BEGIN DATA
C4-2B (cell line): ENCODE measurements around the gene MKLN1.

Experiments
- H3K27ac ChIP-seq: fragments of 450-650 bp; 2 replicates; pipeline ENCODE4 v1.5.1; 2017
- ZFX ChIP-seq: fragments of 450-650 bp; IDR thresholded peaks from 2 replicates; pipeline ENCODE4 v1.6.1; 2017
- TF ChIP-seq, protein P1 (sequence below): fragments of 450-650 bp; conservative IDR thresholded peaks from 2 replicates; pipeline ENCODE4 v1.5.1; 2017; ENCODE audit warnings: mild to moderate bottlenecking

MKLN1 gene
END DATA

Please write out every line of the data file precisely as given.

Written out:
C4-2B (cell line): ENCODE measurements around the gene MKLN1.

Experiments
- H3K27ac ChIP-seq: fragments of 450-650 bp; 2 replicates; pipeline ENCODE4 v1.5.1; 2017
- ZFX ChIP-seq: fragments of 450-650 bp; IDR thresholded peaks from 2 replicates; pipeline ENCODE4 v1.6.1; 2017
- TF ChIP-seq, protein P1 (sequence below): fragments of 450-650 bp; conservative IDR thresholded peaks from 2 replicates; pipeline ENCODE4 v1.5.1; 2017; ENCODE audit warnings: mild to moderate bottlenecking

MKLN1 gene